Henceforth, therefore, never any more wonder that men pray so seldom; there are few that feel the relish, and are enticed with the deliciousness, and refreshed with the comforts, and instructed with the sanctity, and acquainted with the secrets of a holy prayer: but cease also to wonder, that of those few that say many prayers, so few find any return
of any at all. To make up a good and a lawful prayer, there must be charity, with all its daughters, "alms, forgiveness," not judging uncharitably; there must be purity of spirit, that is, purity of intention; and there must be purity of the body and soul, that is, the cleanness of chastity; and there must be no vice remaining, no affection to sin for he that brings his body to God, and hath left his will in the power of any sin, offers to God the calves of his lips, but not a whole burnt-offering; a lame oblation, but not a "reasonable sacrifice;" and therefore their portion shall be amongst them whose prayers were never recorded in the book of life, whose tears God never put into his bottle, whose desires shall remain ineffectual to eternal ages. Take heed you do not lose your prayers; "for by them ye hope to have eternal life;" and let any of you, whose conscience is most religious and tender, consider what condition that man is in, that hath not said his prayers in thirty or forty years together; and that is the true state of him, who hath lived so long in the course of an unsanctified life; in all that while he never said one prayer, that did him any good; but they ought to be reckoned to him upon the account of his sins. He that is in the affection, or in the habit, or in the state, of any one sin whatsoever, is at such distance from and contrariety to God, that he provokes God to anger in every prayer he makes: and then add but this consideration; that prayer is the great sum of our religion, it is the effect, and the exercise, and the beginning, and the promoter, of all graces, and the consummation and perfection of many; and all those persons who pretend towards heaven, and yet are not experienced in the secrets of religion, they reckon their piety, and account their hopes, only upon the stock of a few prayers. It may be they pray twice every day, it may be thrice, and blessed be God for it; so far is very well: but if it shall be remembered and considered, that this course of piety is so far from warranting any one course of sin, that any one habitual and cherished sin destroys the effect of all that piety, we shall see there is reason to account this to be one of those great arguments, with which God hath so bound the duty of holy living upon us, that without a holy life we cannot in any sense be happy, or have the effect of one prayer. But if we be returning and re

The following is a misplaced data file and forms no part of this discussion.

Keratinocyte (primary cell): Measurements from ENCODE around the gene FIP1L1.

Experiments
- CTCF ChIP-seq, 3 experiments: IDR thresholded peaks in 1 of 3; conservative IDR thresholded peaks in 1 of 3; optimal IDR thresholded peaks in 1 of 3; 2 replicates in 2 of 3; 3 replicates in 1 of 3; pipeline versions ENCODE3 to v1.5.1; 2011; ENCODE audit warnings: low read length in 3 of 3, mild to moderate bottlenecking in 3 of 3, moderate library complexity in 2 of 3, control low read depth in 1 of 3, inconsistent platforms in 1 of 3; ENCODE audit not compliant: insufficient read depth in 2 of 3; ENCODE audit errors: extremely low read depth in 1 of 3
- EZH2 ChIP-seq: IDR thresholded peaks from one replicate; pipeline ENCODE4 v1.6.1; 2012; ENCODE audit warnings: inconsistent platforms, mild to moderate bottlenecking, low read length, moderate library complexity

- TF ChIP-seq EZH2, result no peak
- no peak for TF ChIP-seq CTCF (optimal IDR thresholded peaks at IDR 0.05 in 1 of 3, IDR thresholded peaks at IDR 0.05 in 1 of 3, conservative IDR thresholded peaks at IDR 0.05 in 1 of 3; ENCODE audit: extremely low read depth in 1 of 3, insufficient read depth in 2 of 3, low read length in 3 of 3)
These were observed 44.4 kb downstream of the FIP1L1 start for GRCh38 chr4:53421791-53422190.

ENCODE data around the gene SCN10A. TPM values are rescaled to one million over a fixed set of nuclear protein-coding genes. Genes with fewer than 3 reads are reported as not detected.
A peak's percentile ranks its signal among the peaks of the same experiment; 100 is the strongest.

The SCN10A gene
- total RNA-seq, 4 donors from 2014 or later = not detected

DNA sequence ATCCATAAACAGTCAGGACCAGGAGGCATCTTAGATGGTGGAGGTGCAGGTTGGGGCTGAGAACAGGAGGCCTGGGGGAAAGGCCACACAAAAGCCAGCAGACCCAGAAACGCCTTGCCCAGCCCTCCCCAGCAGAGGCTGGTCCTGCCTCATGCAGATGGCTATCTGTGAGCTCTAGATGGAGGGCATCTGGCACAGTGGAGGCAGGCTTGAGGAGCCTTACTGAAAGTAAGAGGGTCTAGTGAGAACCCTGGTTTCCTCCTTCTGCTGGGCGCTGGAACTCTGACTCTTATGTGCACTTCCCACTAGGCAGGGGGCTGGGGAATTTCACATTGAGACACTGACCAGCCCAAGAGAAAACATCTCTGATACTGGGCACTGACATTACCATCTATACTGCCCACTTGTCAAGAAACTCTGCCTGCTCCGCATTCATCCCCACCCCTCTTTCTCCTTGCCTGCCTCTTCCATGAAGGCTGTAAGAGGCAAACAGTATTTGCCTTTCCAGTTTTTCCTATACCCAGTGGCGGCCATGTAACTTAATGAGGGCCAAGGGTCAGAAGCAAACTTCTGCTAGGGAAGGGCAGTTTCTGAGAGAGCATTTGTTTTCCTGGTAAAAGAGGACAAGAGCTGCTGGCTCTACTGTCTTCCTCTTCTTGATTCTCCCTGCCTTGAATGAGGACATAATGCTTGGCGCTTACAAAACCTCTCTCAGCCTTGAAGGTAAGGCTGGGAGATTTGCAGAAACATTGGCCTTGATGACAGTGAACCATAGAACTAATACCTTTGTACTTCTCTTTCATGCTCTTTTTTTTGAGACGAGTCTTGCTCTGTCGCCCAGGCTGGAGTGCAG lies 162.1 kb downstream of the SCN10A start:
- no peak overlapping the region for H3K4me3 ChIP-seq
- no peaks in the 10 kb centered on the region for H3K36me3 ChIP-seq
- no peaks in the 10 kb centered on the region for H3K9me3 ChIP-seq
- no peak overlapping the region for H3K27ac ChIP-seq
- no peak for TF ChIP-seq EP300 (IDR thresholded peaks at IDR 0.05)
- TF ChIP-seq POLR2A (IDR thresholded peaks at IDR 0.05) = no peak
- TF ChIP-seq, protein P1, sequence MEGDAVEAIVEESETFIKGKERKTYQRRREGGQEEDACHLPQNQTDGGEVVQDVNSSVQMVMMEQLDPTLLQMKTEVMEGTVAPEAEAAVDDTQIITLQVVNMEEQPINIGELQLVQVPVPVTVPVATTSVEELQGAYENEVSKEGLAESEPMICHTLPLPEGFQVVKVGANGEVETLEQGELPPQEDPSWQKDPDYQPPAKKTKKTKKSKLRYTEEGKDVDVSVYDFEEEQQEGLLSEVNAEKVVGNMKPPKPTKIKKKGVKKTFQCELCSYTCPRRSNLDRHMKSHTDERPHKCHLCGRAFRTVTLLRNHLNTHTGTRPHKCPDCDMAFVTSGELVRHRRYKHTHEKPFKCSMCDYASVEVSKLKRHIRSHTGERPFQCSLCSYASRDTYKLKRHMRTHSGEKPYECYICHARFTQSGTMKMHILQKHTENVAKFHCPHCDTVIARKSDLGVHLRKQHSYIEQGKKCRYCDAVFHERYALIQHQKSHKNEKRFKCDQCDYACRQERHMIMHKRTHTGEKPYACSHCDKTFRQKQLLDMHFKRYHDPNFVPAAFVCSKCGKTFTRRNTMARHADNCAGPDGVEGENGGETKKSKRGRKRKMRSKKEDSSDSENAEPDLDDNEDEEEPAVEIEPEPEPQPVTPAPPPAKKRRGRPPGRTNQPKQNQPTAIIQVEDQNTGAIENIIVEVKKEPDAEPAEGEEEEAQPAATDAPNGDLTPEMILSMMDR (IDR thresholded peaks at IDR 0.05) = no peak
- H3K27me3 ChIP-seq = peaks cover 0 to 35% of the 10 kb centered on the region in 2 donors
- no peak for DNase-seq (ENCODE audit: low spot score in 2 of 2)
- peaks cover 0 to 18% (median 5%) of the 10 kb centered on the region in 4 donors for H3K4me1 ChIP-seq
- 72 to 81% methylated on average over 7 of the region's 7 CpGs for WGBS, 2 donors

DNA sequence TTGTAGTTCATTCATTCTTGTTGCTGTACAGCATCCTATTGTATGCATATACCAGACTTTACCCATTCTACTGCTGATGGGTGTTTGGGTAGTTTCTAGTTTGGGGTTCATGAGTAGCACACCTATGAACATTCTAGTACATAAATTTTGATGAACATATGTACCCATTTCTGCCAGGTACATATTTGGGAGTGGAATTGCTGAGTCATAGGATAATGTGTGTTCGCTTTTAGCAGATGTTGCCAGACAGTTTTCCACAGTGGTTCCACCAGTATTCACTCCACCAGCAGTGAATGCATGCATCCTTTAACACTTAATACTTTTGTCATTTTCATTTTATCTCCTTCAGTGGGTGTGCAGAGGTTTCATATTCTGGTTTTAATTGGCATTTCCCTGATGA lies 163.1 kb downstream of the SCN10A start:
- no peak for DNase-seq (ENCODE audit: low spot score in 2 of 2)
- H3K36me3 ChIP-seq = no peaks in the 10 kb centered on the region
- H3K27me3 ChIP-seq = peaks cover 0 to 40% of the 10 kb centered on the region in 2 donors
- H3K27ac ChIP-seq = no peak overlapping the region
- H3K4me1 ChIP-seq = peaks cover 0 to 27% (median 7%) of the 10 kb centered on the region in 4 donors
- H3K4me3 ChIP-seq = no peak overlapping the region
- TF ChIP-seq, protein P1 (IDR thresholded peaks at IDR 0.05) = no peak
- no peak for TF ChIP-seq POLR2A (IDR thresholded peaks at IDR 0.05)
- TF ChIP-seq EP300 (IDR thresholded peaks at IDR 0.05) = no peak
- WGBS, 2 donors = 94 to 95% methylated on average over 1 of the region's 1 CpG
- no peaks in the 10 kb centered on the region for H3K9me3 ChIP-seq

penting sinners, God delights to hear, because he delights
to save us:
Si precibus (dixerunt) numina justis
When a man is holy, then God is gracious, and a holy life is the best, and it is a continual prayer; and repentance is the best argument to move God to mercy, because it is the instrument to unite our prayers to the intercession of the holy Jesus.
AFTER these evidences of Scripture, and reason derived from its analogy, there will be less necessity to take any particular notices of those little objections, which are usually made from the experience of the success and prosperities of evil persons. For true it is, there is in the world a generation of men that pray long and loud, and ask for vile things, such which they ought to fear, and pray against, and yet they are heard; "the fat upon earth eat and worship":" but if these men ask things hurtful and sinful, it is certain God hears them not in mercy: they pray to God as despairing Saul did to his armour-bearer, "Sta super me et interfice me;" "Stand upon me and kill me ;" and he that obeyed his voice did him dishonour, and sinned against the head of his king, and his own life. And the vicious persons, of old, prayed to Laverna,